|competencies | tutorial | glossary | help | site index|
K9: Understanding the paraprofessionalís role regarding communication with students, studentsí families, and the community that supports learning and well-being for student with Other Health Disabilities.
K10: Understanding the paraprofessionalís role within the educational roles and responsibilities of teachers and support personnel in providing educational services to students with OHD.
S4: Demonstrating the understanding to utilize opportunities for students with OHD to participate, interact, and learn with all students.
As you learned in Core Competency Area 7: Communication and Collaborative Partnerships, communication is the ability to share information with people and to understand the information and feelings conveyed by others. Communication can take on many forms in addition to speech and written communication, including gestures, facial expressions, signs, and vocalizations (including pitch and tone). Teachers, students, and paraprofessionals frequently use nonverbal methods to communicate. Students often show disinterest in school by avoiding eye contact or sitting back in their chairs with their arms folded across their chests during instruction. Staff members may say that they have time to talk, but they may show disinterest by grading papers or busying themselves while someone is trying to talk to them. Conversely, a smiling, nodding face indicates that the listener is interested in what someone is saying, thus encouraging the conversation. Communication includes a broad range of actions that help the paraprofessional work more effectively with students and teachers.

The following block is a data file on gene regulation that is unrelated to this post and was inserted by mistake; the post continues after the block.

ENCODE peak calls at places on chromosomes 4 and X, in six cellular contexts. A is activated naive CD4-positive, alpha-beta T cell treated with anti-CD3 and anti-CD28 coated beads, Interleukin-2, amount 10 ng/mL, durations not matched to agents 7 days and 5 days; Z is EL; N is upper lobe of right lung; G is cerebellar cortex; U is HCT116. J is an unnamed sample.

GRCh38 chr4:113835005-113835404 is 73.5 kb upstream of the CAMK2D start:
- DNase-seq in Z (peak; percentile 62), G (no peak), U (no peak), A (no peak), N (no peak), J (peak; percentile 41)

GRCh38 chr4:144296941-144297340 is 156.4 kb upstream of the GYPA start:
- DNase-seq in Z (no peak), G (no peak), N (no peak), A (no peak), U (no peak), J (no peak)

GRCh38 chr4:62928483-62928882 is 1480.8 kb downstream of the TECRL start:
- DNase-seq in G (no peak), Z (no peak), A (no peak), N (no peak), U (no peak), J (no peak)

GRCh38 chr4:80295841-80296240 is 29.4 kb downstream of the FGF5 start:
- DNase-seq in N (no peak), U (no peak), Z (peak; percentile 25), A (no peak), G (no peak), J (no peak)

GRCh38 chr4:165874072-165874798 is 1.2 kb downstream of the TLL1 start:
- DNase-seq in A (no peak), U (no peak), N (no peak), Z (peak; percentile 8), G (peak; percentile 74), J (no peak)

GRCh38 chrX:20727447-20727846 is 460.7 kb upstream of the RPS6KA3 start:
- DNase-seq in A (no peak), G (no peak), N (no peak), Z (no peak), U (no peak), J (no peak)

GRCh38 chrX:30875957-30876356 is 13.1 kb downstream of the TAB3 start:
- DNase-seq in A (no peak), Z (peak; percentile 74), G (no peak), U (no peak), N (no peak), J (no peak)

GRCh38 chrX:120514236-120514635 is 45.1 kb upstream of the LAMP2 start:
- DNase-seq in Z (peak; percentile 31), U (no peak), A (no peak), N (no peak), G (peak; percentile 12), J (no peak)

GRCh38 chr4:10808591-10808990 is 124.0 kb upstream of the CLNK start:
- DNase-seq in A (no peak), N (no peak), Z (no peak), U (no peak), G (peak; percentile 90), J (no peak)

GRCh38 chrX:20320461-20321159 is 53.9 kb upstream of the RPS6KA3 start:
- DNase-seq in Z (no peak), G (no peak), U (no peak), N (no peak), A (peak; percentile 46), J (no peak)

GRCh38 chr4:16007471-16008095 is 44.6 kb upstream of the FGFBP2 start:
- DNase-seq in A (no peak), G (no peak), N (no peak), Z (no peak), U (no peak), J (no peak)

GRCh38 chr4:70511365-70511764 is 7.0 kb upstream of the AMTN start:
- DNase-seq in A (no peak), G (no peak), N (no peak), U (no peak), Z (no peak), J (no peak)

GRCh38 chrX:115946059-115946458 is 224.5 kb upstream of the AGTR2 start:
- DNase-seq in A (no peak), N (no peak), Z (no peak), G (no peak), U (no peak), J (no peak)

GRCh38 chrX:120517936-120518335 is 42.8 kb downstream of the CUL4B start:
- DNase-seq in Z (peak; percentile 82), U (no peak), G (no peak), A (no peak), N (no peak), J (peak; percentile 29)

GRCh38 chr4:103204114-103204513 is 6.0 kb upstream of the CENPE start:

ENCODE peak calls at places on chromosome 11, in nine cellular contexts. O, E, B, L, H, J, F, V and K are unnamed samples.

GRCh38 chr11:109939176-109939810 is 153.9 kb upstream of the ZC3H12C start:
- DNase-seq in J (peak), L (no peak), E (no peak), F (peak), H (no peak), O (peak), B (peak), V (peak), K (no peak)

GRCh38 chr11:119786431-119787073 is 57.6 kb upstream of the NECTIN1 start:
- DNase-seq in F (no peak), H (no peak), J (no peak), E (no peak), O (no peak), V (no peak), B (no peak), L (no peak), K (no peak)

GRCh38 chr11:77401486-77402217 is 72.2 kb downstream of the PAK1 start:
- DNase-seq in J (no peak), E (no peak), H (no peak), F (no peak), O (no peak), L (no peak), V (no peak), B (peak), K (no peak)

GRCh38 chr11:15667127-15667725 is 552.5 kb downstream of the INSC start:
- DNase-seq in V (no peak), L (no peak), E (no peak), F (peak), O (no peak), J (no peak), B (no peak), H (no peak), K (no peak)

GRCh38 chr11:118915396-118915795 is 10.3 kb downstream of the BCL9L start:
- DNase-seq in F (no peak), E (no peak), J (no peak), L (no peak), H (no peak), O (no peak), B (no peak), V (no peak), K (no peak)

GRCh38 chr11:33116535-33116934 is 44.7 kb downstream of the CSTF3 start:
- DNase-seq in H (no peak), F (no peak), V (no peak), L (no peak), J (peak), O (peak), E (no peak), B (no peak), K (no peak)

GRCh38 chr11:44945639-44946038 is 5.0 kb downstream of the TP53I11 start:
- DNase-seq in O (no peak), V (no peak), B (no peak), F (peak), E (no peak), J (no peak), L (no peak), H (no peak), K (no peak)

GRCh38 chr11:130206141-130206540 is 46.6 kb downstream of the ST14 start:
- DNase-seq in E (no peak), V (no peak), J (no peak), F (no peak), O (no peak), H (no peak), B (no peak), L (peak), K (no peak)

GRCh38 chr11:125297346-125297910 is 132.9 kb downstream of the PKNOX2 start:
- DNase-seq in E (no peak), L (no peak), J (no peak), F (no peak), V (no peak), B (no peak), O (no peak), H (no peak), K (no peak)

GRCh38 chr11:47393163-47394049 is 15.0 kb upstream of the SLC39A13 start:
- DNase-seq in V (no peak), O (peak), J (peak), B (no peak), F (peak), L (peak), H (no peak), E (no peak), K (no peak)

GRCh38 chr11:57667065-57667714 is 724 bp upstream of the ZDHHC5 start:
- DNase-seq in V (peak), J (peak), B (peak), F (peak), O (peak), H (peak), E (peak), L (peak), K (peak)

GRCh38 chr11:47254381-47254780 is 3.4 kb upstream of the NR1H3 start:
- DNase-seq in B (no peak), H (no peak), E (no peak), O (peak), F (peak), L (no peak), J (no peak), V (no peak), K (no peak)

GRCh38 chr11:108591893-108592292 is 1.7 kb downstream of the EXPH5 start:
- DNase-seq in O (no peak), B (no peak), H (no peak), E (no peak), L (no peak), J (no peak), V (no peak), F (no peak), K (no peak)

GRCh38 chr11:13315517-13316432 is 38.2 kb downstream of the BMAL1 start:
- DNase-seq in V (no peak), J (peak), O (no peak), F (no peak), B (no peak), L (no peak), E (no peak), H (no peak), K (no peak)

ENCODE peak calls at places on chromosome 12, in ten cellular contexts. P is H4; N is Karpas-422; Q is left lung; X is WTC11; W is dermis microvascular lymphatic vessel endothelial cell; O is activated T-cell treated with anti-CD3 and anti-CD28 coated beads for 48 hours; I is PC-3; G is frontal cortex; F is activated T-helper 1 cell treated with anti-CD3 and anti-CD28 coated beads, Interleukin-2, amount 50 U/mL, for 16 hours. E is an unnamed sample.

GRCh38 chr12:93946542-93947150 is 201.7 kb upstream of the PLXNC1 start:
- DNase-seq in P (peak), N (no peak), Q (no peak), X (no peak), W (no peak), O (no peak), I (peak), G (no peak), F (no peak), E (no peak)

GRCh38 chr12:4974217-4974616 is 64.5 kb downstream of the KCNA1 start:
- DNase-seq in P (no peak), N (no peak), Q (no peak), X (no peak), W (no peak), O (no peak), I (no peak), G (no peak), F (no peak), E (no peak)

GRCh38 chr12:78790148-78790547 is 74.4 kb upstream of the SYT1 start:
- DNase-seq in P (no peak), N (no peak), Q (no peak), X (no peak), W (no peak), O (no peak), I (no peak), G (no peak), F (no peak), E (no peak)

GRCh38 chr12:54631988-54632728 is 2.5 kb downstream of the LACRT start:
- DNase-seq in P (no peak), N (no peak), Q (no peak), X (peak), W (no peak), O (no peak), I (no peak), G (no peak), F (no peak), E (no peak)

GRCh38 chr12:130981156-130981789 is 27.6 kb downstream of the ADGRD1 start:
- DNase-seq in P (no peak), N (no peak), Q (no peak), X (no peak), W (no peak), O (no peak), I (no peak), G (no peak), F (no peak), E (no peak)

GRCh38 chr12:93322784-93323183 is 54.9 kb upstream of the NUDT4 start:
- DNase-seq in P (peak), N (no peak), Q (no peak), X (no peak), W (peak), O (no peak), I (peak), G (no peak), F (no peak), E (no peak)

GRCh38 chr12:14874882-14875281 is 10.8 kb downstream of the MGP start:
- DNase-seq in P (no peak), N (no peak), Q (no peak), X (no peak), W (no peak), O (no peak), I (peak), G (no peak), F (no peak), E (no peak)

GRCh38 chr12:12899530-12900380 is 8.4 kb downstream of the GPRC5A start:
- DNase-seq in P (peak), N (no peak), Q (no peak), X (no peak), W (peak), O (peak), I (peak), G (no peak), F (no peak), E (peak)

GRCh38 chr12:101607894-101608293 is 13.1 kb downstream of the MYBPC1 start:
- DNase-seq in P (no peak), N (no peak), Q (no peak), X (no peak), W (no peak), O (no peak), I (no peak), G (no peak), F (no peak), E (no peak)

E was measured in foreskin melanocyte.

Effective communication is a key element in creating a productive and enjoyable work environment. Whether you're working with a student, his/her family, or your supervisor, it's important to communicate as openly and clearly as possible. Listening closely to the person with whom you are communicating will prevent misunderstandings. Recognizing and respecting differences and similarities in attitudes, feelings, cultures, and expectations of others will enhance your ability to communicate with the individuals with whom you work and others in your everyday life.
Effective and open communication promotes an awareness of others' interests and needs. Being aware of the skills that encourage open communication is important when working with others. A paraprofessional might communicate regularly with parents and other community members such as representatives from recreation or community centers where students with OHD may participate, members of religious or spiritual organizations in which students with OHD practice or learn, and employers who may have a student with an OHD as a volunteer, intern, or employee.
Communication with parents can be the most essential element to successful educational planning for children with special education needs. As a paraprofessional, you may have frequent contact with the family. For example, if you ride the school bus with students, you may be the first and last school contact of the day with a family. While communication about academic progress, behavior, and educational planning are the responsibility of the teacher, your informal contacts with the family in similar situations are important in maintaining a positive home-school connection.
Paraprofessionals also play an important role in supporting greater involvement of persons with disabilities in educational and other settings. You might teach social and daily-living skills to help an individual with a disability to foster successful integration into the community. You might also be involved in providing transportation for individuals with disabilities to and from various community settings. These services are beneficial to the individual as well as to the community.
Information for this unit was used with permission from:Institute on Community Integration. (n.d.). Para eLink Core Competency Area 7.3 and 7.4: Communication and Collaborative Partnerships, Lesson 1. Minneapolis: University of Minnesota. Retrieved June 30, 2006, from http://ici2.umn.edu/elink/7k2b/c7k2b_1.html